The amount of business done at the fairs and markets of Biggar is considerable. It is, indeed, far beyond what any person who takes a cursory look at the town would suppose. No better proof of this can be given than the fact, that Biggar supports the branches of three different banks, the ‘Commercial,’ the ‘Royal,’ and the ‘National,* besides a Savings’ Bank. Some forty years ago the directors of an Edinburgh Bank applied to the late Mr Robert Johnston, Biggar, to obtain an opinion from him, if Biggar could support a branch of their bank. Mr Johnston supposed that he knew the trade of the district well; but, after all, he was so little aware of its wealth, and the traffic it carried on, that he gave his decision against the establishment of any such institution. The Savings Bank was established in 1832, and was attended with so much success, that the Directors of the Commercial Bank were satisfied that a branch of their establishment might also be opened with advantage. They immediately erected suitable premises, and the branch was opened in the end of 1832, under the management of the late Mr James Purdie. The present manager is Mr Thomas Paul, jun. A branch of the Western Bank of Scotland was opened on the 25th April 1840, and was conducted by Mr John Wyld till September 1848, by Messrs Wyld and Jackson till 1853, and by Mr David Thomson till the suspension of the Bank on the 9th November 1857. A branch of the Royal Bank was established in place of the Western, on the 28th November of that year, and has, to the present time, been conducted by Mr Thomson. A branch of the City of Glasgow Bank was opened in January 1857; and on the partial suspension of that Bank in November of that same year, the business was taken up by the National Bank of Scotland on the 1st of December following. The branch of the National is under the management of Mr Adam Pairman.

The Rev. John Christison, in his Statistical Account of the parish, makes the following statement regarding the retail trade of the town, f Some idea,’ says he, ‘may be formed of the retail trade of Biggar by the following quantities of excisable articles sold during the year ending 5th July 1835: 2608 gallons British spirits, 80 gallons brandy, 136 gallons ginger wine and other shrubs, 88 dozen of foreign wine, 2528 lbs. tea, 1876 lbs. tobacco and snuff.’ The quantity of these articles sold in the shops of Biggar, particularly tea, the annual sale of which exceeds 7000 lbs., is now, 1862, very considerably increased. This has been caused by the prosperous state of agriculture, and an increase in the number of wealthy families resident in the neighbourhood.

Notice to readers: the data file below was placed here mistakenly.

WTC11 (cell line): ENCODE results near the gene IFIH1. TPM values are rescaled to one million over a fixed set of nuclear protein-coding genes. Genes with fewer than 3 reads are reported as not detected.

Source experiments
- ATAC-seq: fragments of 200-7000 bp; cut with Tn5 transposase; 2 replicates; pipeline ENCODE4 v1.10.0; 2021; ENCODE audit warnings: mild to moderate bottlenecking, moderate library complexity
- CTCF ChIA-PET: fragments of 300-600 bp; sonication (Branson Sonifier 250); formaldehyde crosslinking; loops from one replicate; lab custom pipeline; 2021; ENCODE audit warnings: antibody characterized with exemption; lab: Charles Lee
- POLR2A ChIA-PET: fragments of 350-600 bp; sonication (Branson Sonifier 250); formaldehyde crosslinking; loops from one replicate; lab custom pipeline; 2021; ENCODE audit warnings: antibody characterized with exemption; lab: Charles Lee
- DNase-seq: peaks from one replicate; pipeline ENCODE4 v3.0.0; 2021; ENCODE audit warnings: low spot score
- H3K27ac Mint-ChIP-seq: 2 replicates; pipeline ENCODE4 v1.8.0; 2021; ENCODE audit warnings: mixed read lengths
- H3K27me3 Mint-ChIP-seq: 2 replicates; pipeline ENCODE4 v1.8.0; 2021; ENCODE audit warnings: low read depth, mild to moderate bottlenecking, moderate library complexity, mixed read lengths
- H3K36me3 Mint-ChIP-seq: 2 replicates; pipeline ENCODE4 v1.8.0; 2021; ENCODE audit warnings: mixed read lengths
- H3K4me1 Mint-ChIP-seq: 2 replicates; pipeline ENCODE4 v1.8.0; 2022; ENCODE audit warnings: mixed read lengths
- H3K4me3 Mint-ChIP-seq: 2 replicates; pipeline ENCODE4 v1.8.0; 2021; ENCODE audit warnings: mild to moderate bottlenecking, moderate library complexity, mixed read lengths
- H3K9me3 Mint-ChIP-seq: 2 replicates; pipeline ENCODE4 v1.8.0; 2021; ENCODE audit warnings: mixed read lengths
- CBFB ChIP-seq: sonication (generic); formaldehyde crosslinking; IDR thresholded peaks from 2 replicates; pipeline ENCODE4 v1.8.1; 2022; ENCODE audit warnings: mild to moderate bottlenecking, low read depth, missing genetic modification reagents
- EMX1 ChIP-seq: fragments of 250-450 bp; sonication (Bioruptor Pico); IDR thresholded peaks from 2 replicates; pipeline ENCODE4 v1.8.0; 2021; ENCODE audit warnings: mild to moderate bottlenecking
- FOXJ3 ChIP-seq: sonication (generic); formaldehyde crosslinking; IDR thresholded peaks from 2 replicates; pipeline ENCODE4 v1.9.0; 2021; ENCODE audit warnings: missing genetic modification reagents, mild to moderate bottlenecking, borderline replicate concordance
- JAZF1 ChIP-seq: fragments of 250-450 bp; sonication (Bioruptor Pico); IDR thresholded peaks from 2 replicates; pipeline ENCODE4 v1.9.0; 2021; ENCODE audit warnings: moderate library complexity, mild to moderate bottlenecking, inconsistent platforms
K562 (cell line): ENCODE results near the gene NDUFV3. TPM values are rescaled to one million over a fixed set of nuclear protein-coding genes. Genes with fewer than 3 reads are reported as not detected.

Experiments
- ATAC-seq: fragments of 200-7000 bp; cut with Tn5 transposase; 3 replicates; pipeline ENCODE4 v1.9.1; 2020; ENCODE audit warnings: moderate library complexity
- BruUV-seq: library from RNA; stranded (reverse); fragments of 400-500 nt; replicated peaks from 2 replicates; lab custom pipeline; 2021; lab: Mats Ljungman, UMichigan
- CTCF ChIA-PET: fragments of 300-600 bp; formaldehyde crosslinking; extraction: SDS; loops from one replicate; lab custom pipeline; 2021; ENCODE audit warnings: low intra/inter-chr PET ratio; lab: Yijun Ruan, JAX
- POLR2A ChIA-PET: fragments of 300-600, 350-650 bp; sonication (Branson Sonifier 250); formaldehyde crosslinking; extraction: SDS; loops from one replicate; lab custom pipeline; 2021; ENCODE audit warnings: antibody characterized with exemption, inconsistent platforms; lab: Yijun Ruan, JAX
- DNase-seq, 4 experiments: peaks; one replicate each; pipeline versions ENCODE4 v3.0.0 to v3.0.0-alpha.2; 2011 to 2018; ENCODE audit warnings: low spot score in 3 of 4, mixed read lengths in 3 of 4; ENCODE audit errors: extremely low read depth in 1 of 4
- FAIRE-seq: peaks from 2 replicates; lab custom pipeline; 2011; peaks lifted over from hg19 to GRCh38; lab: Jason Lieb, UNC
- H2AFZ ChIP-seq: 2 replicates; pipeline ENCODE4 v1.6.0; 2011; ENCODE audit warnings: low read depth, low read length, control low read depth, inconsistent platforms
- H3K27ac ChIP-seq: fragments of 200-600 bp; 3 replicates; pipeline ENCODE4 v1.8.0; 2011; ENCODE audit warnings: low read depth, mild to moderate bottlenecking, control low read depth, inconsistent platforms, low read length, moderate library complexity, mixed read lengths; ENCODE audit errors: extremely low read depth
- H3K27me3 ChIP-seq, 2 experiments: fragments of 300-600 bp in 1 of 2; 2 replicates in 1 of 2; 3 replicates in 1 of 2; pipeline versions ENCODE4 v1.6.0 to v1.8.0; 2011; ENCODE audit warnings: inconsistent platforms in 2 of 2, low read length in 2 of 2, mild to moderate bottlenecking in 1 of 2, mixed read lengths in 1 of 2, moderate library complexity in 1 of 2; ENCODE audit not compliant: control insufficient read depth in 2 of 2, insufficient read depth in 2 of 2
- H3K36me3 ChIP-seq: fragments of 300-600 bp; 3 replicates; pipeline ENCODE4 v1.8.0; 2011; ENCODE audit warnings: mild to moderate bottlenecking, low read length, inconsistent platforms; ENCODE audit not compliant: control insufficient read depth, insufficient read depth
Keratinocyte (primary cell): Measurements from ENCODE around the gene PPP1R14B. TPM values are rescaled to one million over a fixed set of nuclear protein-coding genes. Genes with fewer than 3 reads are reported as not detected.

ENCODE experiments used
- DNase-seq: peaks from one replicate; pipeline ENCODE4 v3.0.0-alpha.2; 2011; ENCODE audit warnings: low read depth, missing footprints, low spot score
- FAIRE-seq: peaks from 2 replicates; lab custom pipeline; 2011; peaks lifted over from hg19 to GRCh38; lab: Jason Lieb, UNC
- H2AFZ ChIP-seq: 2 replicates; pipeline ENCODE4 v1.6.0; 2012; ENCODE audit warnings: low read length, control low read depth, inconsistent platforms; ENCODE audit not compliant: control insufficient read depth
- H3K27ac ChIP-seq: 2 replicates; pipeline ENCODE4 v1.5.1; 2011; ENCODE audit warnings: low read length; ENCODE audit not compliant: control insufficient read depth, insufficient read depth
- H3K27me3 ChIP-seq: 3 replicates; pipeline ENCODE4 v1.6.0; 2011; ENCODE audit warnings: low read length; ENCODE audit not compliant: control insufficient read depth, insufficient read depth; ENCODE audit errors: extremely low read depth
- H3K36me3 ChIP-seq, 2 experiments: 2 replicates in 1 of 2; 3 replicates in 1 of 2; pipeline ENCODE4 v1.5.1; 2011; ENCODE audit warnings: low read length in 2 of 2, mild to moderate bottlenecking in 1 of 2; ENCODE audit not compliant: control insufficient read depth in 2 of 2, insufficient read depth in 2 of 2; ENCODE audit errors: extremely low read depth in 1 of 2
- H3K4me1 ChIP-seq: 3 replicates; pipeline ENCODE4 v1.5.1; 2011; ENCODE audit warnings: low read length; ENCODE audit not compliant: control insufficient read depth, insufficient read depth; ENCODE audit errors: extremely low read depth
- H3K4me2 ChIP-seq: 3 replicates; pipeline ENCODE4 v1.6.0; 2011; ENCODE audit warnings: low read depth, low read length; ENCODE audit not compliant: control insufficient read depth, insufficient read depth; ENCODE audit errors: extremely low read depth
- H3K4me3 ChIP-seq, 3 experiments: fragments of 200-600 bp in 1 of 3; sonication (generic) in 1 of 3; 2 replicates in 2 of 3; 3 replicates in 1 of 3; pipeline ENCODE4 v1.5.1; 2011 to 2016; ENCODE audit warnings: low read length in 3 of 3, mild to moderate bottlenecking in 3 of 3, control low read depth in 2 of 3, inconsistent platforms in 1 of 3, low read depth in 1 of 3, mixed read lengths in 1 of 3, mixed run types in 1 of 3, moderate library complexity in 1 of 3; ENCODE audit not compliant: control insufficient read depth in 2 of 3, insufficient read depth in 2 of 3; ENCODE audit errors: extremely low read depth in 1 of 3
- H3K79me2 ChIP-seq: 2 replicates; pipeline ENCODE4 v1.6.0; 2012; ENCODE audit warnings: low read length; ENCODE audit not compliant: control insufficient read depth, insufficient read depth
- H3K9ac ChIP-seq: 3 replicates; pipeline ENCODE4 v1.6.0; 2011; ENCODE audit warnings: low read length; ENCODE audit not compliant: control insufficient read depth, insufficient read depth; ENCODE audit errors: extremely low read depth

The inhabitants of Biggar devote themselves to all the industrial pursuits common in little towns. Its weavers, masons, joiners, shoemakers, And tailors very much predominate, in point of numbers, over the other tradesmen. About thirty years ago, according to the Statistical Account of Scotland, there were no fewer than 210 weavers in the town and parish. The webs, which consisted of stripes, checks, ginghams, druggets, etc., were supplied by manufacturing houses in Glasgow, through the medium of agents. One of the weavers’ agents at Biggar at that time, was Mr James Brown, who deserves to be specially noticed on account of his amiable manners, his Christian deportment, and poetic talents. He was bora at Iibberton, near Carnwath, on the 1st of July 1796. His father, who was miller of Iibberton Mill, was considerably advanced in years at the time of his birth, and died when he was only six years of age. His mother was Grizzel Anderson, a person held in esteem for her kind and amiable disposition. As soon as Mr Brown had acquired sufficient strength, he was apprenticed to a weaver, and after serving the usual period, he removed to Symington, and there wrought for a number of years as a journeyman. He devoted his leisure hours to the cultivation of his mind, or the enjoyment of solitary rambles on the adjacent uplands of the Castlehill and Tinto. He established a club for mutual improvement, which met periodically at his house. He wrote a number of poems and songs of considerable merit, which enjoyed some portion of local celebrity; but he obstinately refused to commit any of them to print In 1823, he obtained a situation in the wareroom of a manufacturer in Glasgow; but this employment not suiting his constitution, he was appointed agent of the firm in Biggar. Here he lived several years; but his health, never robust, gradually gave way. When he saw that the time of his departure was at hand, he desired to be taken to Symington, the scene of his early manhood, and there he died on the 12th September 1836. His manners were rather grave and austere, and his disposition retiring and reserved; but he possessed a kind and benevolent heart, and his belief in the truths of divine revelation was firm and sincere. Several of his productions were published for the first time, two or three years ago, in Rodger’s ‘Scottish Minstrelsy.’